April 1, 2020

Hi there. How’s it going? Over here we’re at day 14 of our state’s lockdown. Holding up fine, with occasional gut-clenching bumps. Followed by determination to find joy. Like you, we’re re-discovering the delight of staying home, newly discovering just how possible it is to keep up with family and friends on a screen, and reconnecting with a simpler life. (If we don’t count trying to sterilize everything that comes into the house.)   🙂

A cough, or a sneeze has taken on alarming new significance, drawing stares, even condemnation, as well as embarrassment, and apologies. We saw a discarded N95 mask on the sidewalk. People avoided it like a leper.

As we settle in to cribbage, and scrabble, old movies, and long walks, exercising not only our physical habits, but kindness, compassion, and generosity, we wonder how long this might go on. How much things will change later. Afterward. Like after 9/11. Or all those assassinations in the 60’s. But much more vast. Global.

This post is (with her permission) from my dear friend Kathi Howard, printed in the Cleveland Plain Journal last week. I think it captures our collective sense of anxiety being at the edge of the unknown. Katherine is a School Psychologist and Director of Support Services at Old Trail School in Ohio.  She is a frequent presenter to schools and to professional organizations across the nation on a variety of topics related to learning and child development.


The next article is to remind us of how a doctor makes a diagnosis: “Not by testing alone!” I harp at my residents. It’s the full clinical picture. As we docs have known from the beginning, our current covid tests have been rushed to production without the usual quality controls. In a nutshell, a single negative covid test is not reliable. Not only do we need more tests, we need more reliable ones. That’s another reason we must continue social distancing to maintain control over spread. Read on.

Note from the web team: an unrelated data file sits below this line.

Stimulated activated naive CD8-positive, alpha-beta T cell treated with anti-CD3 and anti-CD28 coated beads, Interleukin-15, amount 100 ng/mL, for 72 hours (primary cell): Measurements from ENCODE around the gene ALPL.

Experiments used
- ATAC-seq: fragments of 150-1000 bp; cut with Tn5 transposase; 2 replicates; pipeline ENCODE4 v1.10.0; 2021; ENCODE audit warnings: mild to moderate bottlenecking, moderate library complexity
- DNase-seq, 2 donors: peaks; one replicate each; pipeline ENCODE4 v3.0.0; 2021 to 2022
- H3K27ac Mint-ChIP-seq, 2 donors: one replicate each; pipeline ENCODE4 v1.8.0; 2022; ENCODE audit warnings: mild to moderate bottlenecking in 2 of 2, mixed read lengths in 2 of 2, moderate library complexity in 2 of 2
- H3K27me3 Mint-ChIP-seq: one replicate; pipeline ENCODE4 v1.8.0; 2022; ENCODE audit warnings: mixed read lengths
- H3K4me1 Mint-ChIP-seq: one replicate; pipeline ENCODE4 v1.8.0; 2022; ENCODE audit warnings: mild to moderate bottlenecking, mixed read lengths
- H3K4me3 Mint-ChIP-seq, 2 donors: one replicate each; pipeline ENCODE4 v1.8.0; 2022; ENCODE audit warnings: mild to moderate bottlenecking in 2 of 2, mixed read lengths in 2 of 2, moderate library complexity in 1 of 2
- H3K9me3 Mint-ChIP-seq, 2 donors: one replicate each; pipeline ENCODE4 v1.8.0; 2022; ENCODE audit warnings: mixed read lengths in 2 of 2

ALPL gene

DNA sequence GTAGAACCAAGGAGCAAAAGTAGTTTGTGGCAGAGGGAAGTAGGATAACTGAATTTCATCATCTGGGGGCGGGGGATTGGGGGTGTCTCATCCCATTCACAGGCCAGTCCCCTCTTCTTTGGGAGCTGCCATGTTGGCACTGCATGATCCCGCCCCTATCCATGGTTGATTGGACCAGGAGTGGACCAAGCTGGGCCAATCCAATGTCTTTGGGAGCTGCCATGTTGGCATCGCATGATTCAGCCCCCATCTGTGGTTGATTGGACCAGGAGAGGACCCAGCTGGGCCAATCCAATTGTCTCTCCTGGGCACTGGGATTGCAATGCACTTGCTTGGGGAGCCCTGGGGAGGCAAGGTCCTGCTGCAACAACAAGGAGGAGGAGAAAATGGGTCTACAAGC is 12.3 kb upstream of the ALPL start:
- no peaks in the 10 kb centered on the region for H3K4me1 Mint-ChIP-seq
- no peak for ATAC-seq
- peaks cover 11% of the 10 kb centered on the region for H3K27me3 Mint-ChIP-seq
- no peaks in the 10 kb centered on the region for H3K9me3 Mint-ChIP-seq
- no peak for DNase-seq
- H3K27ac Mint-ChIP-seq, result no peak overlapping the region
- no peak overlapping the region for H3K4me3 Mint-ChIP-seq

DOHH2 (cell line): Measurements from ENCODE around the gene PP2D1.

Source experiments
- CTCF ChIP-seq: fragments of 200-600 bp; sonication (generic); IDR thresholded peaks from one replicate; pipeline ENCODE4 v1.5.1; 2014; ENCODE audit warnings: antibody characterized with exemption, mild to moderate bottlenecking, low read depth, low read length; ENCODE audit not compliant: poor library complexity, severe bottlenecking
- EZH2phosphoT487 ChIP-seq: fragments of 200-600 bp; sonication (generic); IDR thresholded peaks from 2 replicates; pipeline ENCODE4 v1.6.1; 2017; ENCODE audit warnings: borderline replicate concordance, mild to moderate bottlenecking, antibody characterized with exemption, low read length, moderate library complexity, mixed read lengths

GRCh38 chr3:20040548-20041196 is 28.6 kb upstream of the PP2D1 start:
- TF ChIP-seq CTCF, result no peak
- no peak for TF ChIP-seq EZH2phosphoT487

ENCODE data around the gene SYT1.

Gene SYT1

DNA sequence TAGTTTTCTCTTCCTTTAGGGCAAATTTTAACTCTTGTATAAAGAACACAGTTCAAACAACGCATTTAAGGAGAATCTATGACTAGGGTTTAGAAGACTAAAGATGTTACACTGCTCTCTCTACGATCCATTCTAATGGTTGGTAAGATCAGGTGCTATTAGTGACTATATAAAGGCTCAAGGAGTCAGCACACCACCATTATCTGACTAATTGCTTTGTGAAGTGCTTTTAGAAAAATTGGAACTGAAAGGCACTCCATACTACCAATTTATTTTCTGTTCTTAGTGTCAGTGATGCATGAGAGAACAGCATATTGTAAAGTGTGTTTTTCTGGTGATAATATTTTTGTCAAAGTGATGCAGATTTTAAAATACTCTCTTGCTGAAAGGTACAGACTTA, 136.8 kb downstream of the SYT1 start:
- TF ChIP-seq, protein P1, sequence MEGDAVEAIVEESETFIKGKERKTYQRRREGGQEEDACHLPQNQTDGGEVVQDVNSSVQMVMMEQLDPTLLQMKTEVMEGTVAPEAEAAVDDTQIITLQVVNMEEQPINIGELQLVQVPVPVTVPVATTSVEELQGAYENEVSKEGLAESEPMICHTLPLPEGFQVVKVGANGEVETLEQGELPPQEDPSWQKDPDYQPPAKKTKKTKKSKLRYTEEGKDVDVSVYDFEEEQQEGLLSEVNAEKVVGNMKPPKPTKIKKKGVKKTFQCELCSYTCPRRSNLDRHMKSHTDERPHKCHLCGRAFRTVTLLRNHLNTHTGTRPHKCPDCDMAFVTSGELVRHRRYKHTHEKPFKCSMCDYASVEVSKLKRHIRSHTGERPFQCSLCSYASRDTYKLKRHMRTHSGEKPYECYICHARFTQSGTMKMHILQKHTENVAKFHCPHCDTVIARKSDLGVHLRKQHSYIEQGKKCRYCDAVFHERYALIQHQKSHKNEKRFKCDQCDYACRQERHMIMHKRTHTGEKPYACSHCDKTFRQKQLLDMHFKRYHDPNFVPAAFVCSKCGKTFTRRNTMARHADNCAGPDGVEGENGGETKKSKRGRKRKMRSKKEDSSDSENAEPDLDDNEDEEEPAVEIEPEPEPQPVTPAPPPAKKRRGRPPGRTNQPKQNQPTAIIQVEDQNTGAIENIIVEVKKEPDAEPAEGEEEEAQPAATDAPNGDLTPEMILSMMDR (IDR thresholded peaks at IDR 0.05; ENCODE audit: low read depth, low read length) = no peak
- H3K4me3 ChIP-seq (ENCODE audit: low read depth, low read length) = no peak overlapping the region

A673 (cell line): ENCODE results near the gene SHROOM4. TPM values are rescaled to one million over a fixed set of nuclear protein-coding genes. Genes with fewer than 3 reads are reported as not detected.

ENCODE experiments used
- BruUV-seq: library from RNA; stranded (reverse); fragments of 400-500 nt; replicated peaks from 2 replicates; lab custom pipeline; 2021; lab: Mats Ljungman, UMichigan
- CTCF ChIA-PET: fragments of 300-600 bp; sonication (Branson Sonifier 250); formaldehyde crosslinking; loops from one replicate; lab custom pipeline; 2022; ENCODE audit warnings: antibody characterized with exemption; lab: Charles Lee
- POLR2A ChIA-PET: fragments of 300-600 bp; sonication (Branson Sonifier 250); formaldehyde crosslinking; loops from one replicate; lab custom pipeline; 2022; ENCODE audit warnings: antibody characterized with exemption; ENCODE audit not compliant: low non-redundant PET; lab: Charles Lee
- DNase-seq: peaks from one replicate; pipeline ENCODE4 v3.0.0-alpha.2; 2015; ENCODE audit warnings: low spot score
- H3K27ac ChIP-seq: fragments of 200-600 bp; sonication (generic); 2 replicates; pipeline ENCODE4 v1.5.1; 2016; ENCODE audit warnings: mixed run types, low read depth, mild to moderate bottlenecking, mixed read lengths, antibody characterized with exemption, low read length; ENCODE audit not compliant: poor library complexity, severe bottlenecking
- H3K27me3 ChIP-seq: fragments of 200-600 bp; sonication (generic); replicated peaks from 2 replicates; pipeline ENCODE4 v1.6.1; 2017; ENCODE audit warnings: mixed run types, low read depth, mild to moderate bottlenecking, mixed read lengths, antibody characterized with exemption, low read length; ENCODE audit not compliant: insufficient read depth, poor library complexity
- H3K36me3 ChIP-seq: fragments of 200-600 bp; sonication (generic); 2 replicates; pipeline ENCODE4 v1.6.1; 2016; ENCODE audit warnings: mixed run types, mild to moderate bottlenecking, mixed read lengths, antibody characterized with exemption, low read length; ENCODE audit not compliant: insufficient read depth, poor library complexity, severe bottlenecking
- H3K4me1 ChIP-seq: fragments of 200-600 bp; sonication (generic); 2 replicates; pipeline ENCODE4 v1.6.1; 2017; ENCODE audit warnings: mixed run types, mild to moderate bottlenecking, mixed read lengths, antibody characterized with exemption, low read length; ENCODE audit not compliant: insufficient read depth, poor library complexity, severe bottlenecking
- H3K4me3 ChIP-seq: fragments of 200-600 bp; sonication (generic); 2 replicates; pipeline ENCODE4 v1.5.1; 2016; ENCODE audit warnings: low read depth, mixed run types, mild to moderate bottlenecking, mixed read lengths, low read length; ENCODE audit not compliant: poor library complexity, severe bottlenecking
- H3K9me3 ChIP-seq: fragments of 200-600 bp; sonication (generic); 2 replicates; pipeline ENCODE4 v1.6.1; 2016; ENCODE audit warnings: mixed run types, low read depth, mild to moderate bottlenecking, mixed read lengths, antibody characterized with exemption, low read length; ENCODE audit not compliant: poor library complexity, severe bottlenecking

http://If You Have Coronavirus Symptoms, Assume You Have the Illness, Even if You Test Negative https://www.nytimes.com/2020/04/01/well/live/coronavirus-symptoms-tests-false-negative.html?referringSource=articleShare

Next–what about those cloth masks? They are useful if we all wear them, but they are not particularly useful if only those without the disease wear them. First of all–who is that? We will not know the full extent of the population’s infection for many months, perhaps a year or more. The rapid spread suggests lots of people are infected without knowing it, and passing it on. Hence, if EVERYONE wears a mask, those with covid will be less likely to pass it on because the mask will collect their droplets and keep them there. That would be great. But if only those who think they’re not infected wear masks, droplets spewing out into the open can readily contaminate the outside of a cloth mask, and can be inhaled through it if moist, or passed onto mucus membranes when handling the mask in a non-sterile fashion. Bottom line–when we have enough masks for all 330 million of us, we should all wear them when in public until the pandemic is over. Until then, the utility is unclear, and the very real risk of depleting the currently limited medical provider stock of purchased masks cannot be overstated. Sew your own if you like, but watch videos about safe mask use first.

http://Should I Make My Own Mask? https://www.nytimes.com/2020/03/31/well/live/coronavirus-N95-mask-DIY-face-mask-health.html?referringSource=articleShare

Ah! Spring. Enjoy. 



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